Action step: Connect with all clients, prospects, and centers of influence (COIs) on social media.

Use intelligence to build rapport
Use social media as another component of your relationship management strategy, suggests the author. Use LinkedIn and Twitter to start conversations in an effort to learn more about clients and prospects. By managing your relationship on a personal level, you will have the opportunity to gather additional information. Use LinkedIn and Twitter, in addition to Google and Internet searches, in your research.

Action Step: Before your next meeting, identify a topic you can bring up in conversation based on the information you’ve gathered from their profile, post, or comment.  

Value conversation
Now that you’ve established the personal element, be pro-active by engaging with a business focus. The author suggests asking your connections if there is anything in particular they’d like to see you post more about.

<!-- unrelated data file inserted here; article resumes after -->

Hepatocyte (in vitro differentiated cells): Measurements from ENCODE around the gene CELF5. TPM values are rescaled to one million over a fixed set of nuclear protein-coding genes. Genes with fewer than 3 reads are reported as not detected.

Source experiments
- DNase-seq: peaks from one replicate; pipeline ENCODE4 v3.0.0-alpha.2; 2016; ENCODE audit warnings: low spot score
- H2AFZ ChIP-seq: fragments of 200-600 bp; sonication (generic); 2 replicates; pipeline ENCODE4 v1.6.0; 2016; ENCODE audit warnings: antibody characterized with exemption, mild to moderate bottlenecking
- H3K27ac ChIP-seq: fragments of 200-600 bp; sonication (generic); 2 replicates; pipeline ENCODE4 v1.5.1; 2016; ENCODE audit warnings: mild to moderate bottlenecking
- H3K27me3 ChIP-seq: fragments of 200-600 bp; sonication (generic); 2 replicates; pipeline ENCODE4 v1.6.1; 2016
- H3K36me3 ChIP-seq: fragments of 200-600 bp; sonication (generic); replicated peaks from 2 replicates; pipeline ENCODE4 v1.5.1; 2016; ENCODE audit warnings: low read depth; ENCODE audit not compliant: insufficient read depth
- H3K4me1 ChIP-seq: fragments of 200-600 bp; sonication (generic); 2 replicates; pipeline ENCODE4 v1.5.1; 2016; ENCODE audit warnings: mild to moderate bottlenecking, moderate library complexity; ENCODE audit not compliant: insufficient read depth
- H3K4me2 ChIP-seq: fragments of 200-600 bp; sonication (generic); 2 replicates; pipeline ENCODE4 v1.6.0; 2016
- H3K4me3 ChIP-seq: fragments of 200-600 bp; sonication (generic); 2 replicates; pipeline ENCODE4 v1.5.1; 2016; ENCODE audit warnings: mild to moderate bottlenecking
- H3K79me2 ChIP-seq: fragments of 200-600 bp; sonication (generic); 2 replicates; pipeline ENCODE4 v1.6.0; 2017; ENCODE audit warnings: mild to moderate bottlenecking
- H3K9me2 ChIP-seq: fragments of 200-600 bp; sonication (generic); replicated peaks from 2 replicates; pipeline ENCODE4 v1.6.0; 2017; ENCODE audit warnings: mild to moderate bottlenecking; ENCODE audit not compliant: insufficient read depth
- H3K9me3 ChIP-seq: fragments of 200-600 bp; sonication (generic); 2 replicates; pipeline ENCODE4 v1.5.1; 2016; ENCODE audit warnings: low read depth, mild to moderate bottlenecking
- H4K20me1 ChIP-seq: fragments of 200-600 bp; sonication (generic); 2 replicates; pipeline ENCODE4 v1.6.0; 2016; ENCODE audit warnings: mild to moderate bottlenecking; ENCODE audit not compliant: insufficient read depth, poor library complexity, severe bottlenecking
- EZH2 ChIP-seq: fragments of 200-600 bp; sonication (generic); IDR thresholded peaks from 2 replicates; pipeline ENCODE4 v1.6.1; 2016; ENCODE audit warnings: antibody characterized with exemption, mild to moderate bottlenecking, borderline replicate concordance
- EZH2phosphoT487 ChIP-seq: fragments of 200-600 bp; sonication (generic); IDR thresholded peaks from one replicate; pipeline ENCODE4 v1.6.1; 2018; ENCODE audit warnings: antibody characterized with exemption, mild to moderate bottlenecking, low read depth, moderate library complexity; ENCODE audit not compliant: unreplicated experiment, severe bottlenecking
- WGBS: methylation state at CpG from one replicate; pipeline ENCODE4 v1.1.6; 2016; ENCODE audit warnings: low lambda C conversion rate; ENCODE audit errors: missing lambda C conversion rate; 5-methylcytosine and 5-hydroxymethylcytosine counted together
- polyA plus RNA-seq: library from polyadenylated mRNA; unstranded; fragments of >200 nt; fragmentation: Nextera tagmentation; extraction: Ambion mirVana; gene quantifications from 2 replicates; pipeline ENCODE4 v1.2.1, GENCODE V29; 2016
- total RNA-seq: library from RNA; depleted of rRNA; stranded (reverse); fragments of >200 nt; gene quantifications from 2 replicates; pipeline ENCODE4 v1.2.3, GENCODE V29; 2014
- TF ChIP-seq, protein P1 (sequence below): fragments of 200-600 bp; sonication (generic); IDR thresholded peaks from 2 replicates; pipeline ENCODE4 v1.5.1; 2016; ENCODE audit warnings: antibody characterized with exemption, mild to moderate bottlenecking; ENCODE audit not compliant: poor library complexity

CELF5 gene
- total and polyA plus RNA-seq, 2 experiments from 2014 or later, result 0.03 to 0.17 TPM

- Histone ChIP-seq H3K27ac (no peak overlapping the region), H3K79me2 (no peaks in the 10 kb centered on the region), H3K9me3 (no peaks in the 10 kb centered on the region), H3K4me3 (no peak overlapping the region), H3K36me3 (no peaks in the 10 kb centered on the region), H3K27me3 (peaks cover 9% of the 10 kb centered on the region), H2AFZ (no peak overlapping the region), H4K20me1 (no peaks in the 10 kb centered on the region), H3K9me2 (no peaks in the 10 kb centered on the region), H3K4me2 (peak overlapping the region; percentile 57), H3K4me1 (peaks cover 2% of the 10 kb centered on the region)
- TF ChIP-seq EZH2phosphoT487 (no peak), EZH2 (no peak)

Action step: Contact three clients you are connected with on LinkedIn and have a value proposition conversation.

Get personally Introduced
If you notice that a potential client or a target connection has a mutual friend, see if you can be personally introduced by the mutual party. You can either do this personally via phone call or in-person, or LinkedIn offers a feature called “Get Introduced” for meeting new connections.

Action step: Ask for one LinkedIn personal introduction a week.

Use LinkedIn as an excuse to get face-to-face with prospects
LinkedIn is a great conversation starter and the perfect opportunity to take the next step with a phone call. The author suggests saying something like: “Knowing everyone personally in my LinkedIn network is important to me.”

Action step: Contact two LinkedIn COIs/prospect connections a week and use the LinkedIn excuse for getting together.